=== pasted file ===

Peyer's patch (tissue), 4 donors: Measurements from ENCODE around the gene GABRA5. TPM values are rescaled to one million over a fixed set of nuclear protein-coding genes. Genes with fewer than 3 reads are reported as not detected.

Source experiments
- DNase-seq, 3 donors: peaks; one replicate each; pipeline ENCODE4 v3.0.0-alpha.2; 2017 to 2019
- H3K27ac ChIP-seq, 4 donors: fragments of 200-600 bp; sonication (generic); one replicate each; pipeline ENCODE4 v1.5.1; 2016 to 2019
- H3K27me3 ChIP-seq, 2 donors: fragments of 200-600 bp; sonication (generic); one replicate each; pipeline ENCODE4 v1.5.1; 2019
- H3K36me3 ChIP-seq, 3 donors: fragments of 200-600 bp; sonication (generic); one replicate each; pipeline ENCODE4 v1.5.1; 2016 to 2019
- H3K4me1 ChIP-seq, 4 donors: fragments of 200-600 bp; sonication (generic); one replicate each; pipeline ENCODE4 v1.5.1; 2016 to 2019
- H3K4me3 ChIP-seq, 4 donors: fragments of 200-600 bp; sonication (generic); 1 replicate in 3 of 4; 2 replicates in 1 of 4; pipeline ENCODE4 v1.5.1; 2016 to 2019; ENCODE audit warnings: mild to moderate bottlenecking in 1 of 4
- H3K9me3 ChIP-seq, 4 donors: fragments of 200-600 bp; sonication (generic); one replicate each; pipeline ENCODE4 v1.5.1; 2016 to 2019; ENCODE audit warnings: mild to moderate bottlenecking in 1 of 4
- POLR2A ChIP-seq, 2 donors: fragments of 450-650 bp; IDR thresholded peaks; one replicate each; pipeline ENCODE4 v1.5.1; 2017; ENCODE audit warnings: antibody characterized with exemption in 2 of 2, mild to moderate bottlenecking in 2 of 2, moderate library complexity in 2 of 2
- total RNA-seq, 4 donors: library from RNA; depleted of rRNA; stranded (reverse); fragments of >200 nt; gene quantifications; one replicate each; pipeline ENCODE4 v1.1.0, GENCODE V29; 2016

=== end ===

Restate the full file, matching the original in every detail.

Peyer's patch (tissue), 4 donors: Measurements from ENCODE around the gene GABRA5. TPM values are rescaled to one million over a fixed set of nuclear protein-coding genes. Genes with fewer than 3 reads are reported as not detected.

Source experiments
- DNase-seq, 3 donors: peaks; one replicate each; pipeline ENCODE4 v3.0.0-alpha.2; 2017 to 2019
- H3K27ac ChIP-seq, 4 donors: fragments of 200-600 bp; sonication (generic); one replicate each; pipeline ENCODE4 v1.5.1; 2016 to 2019
- H3K27me3 ChIP-seq, 2 donors: fragments of 200-600 bp; sonication (generic); one replicate each; pipeline ENCODE4 v1.5.1; 2019
- H3K36me3 ChIP-seq, 3 donors: fragments of 200-600 bp; sonication (generic); one replicate each; pipeline ENCODE4 v1.5.1; 2016 to 2019
- H3K4me1 ChIP-seq, 4 donors: fragments of 200-600 bp; sonication (generic); one replicate each; pipeline ENCODE4 v1.5.1; 2016 to 2019
- H3K4me3 ChIP-seq, 4 donors: fragments of 200-600 bp; sonication (generic); 1 replicate in 3 of 4; 2 replicates in 1 of 4; pipeline ENCODE4 v1.5.1; 2016 to 2019; ENCODE audit warnings: mild to moderate bottlenecking in 1 of 4
- H3K9me3 ChIP-seq, 4 donors: fragments of 200-600 bp; sonication (generic); one replicate each; pipeline ENCODE4 v1.5.1; 2016 to 2019; ENCODE audit warnings: mild to moderate bottlenecking in 1 of 4
- POLR2A ChIP-seq, 2 donors: fragments of 450-650 bp; IDR thresholded peaks; one replicate each; pipeline ENCODE4 v1.5.1; 2017; ENCODE audit warnings: antibody characterized with exemption in 2 of 2, mild to moderate bottlenecking in 2 of 2, moderate library complexity in 2 of 2
- total RNA-seq, 4 donors: library from RNA; depleted of rRNA; stranded (reverse); fragments of >200 nt; gene quantifications; one replicate each; pipeline ENCODE4 v1.1.0, GENCODE V29; 2016